Cray has announced that it has been awarded contracts to provide four out of five possible systems in support for the 2008 Department of Defense High Performance Computing Modernization Program technology resfreshment cycle [DoD HPCMP TI-08.... welcome to acronym hell]. The $30 million contract is one of the largest ever DoD HPCMP system awards to a single vendor. The contract outlines the delivery of four Cray XT5 systems with subsequent support to DoD research centers including the Army Research Lab [ARL], Naval Oceanographic Office [NAVO] and the Arctic Region Supercomputing Center [ARSC].
It’s an incredible honor to play such a significant role in helping to ensure the continued strength of the military’s research and development efforts,” said Peter Ungaro, president and CEO of Cray. “The DOD’s HPCMP is one of the longest-standing supercomputing programs in existence, having enabled major materials innovations, higher fidelity computer simulations, more efficient testing and the development of critical weapons systems. We value the opportunity to provide our systems in this capacity and look forward to continuing our partnership with the HPCMP into the future. The scalability, innovation and upgradeability that are uniquely characteristic of the Cray XT5 supercomputers will enable the DOD to continue to achieve the engineering and scientific breakthroughs that will strengthen our national security.”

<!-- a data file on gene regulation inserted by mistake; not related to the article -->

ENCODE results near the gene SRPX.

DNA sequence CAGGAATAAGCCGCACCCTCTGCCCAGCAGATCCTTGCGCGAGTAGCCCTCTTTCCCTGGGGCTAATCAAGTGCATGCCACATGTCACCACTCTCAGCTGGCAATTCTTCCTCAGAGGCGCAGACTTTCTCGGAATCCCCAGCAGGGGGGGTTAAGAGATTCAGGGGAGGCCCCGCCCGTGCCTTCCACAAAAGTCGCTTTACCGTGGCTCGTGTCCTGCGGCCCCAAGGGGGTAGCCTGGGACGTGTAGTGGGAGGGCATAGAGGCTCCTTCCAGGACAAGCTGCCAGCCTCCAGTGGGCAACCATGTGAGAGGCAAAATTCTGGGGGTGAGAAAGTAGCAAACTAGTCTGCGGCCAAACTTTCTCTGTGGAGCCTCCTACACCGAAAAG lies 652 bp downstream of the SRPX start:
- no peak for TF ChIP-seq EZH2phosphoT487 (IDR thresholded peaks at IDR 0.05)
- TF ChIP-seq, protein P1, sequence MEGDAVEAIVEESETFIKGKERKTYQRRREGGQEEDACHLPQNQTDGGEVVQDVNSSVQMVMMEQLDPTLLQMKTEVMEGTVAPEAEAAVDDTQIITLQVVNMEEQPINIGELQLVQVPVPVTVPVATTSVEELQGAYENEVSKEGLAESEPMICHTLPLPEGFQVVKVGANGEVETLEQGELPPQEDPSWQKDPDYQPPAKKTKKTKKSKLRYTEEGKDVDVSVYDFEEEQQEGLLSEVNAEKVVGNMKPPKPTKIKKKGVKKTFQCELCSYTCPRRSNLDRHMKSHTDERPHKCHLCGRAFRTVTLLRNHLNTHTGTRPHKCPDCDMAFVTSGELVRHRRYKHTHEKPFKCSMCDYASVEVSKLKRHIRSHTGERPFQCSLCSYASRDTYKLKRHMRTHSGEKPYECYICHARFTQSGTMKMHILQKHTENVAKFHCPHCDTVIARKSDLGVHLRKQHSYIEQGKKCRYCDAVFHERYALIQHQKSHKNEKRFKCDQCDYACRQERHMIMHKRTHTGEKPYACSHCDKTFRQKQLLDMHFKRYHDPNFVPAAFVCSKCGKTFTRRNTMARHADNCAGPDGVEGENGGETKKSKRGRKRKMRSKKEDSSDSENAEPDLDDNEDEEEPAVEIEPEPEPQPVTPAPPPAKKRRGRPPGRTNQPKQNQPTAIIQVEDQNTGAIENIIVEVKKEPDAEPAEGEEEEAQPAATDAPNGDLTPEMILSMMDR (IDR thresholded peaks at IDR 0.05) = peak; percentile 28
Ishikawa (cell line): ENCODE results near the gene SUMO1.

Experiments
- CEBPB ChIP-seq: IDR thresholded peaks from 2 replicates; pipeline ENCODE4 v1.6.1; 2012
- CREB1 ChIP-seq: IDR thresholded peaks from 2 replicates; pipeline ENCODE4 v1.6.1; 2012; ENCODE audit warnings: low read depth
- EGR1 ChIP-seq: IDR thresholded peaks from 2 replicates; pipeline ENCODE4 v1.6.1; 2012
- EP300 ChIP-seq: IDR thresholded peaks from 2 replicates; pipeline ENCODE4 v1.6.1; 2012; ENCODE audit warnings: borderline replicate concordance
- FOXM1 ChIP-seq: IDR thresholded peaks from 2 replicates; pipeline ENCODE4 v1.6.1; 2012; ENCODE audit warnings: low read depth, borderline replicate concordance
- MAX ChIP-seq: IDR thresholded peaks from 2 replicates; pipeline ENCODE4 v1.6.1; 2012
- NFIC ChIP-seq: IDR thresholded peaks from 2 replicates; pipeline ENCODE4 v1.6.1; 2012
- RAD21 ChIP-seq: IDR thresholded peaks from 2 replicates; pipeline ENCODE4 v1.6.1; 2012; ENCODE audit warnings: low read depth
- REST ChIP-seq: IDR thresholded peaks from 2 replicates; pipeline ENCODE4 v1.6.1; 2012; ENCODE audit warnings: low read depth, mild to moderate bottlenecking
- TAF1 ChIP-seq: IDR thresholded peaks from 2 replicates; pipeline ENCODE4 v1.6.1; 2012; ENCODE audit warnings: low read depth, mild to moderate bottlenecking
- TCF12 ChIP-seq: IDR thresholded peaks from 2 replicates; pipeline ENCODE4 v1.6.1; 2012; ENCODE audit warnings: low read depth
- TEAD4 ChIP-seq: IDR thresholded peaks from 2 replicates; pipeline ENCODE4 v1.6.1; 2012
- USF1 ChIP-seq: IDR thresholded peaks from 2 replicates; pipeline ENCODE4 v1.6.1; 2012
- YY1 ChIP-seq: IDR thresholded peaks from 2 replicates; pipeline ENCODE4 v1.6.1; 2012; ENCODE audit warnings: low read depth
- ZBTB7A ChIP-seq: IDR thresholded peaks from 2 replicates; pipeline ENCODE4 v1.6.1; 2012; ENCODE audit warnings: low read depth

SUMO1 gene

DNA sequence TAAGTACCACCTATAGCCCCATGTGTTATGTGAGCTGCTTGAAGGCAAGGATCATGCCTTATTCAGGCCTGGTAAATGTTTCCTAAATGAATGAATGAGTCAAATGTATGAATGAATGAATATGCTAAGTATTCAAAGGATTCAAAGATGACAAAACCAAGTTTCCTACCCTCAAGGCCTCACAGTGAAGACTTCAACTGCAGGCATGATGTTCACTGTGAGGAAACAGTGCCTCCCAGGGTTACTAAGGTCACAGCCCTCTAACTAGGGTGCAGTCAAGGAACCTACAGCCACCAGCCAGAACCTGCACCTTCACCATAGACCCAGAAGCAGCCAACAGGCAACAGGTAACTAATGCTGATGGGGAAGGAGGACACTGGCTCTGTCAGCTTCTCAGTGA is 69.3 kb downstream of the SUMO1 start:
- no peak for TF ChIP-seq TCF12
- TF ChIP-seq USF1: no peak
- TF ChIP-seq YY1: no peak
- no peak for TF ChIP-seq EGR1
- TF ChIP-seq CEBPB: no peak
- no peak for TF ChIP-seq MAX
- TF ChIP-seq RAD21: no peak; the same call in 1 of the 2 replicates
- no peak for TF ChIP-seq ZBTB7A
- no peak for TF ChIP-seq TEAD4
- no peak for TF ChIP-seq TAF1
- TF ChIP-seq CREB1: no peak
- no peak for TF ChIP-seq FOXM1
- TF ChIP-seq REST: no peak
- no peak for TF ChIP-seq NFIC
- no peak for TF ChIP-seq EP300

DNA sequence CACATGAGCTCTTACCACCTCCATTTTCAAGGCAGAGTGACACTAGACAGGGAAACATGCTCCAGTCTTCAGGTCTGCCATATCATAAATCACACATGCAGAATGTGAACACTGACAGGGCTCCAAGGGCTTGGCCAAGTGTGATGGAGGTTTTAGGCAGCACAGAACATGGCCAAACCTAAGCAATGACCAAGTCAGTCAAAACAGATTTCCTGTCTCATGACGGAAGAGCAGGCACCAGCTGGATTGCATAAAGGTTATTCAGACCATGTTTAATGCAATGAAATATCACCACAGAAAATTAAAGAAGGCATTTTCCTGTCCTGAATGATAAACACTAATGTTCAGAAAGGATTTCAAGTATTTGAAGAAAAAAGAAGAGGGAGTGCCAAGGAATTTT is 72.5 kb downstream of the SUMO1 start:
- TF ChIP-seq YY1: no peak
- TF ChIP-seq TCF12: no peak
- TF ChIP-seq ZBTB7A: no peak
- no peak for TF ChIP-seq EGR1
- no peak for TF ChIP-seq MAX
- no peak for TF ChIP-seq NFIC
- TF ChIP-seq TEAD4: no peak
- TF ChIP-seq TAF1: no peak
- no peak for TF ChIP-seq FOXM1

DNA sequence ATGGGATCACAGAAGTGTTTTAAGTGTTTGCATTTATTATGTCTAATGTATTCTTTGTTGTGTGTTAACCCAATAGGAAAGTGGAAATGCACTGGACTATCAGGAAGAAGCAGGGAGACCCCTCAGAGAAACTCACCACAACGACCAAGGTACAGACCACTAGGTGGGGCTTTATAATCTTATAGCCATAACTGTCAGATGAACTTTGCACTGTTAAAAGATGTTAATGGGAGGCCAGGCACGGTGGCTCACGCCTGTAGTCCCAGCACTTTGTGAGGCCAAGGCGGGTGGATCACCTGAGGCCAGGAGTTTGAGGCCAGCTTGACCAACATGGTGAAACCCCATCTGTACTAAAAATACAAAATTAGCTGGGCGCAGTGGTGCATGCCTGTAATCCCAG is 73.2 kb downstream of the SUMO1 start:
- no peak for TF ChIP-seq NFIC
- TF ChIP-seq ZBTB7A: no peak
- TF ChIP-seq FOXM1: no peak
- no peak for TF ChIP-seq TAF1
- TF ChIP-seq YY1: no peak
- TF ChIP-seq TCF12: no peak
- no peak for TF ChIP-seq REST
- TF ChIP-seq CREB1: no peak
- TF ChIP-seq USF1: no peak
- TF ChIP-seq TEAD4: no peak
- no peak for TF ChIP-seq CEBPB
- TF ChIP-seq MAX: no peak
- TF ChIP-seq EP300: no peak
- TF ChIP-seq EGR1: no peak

For those not intimately involved with the DoD HPCMP pedigree, this has some interesting implications for Cray. The three research centers involved with the deal were not recently Cray customers. ARL most recently purchased three clusters from LNXI, NAVO was historically an IBM shop and ARSC has a cluster built by Sun [also formerly an IBM shop]. As such, this win probably makes Peter Ungaro grin even more.
Read the full post here.
[Ed.: Ed Kornkven from ARSC wrote in to clarify a bit about his center: "What was reported is true -- we do have a Sun cluster and will be replacing our IBM system with the XT5. However, we have a long history with Cray starting with our first supercomputer, a Cray Y-MP (which went into production in 1993), followed by T3D (1994), T3E (1997), J932 (1998), SV1 (2000), SV1e (2001), SV1ex (2001), SX-6 (2002), X1 (2003), and our XD1 which was installed in 2005 and just removed from production at the end of 2007. We have had several IBM systems also, going back to 2001, but I wouldn't call us an 'IBM shop."